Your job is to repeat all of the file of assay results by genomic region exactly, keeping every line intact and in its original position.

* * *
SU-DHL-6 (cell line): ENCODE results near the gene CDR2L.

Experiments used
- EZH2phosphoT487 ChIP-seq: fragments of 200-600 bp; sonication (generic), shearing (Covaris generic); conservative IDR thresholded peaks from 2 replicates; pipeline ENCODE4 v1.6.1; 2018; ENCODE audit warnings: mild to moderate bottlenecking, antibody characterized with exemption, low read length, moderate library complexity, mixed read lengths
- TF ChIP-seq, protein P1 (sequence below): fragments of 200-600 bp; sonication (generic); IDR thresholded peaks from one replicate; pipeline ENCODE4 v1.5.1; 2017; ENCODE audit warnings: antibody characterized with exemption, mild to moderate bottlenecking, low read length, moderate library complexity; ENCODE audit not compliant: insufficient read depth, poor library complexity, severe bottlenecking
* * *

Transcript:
SU-DHL-6 (cell line): ENCODE results near the gene CDR2L.

Experiments used
- EZH2phosphoT487 ChIP-seq: fragments of 200-600 bp; sonication (generic), shearing (Covaris generic); conservative IDR thresholded peaks from 2 replicates; pipeline ENCODE4 v1.6.1; 2018; ENCODE audit warnings: mild to moderate bottlenecking, antibody characterized with exemption, low read length, moderate library complexity, mixed read lengths
- TF ChIP-seq, protein P1 (sequence below): fragments of 200-600 bp; sonication (generic); IDR thresholded peaks from one replicate; pipeline ENCODE4 v1.5.1; 2017; ENCODE audit warnings: antibody characterized with exemption, mild to moderate bottlenecking, low read length, moderate library complexity; ENCODE audit not compliant: insufficient read depth, poor library complexity, severe bottlenecking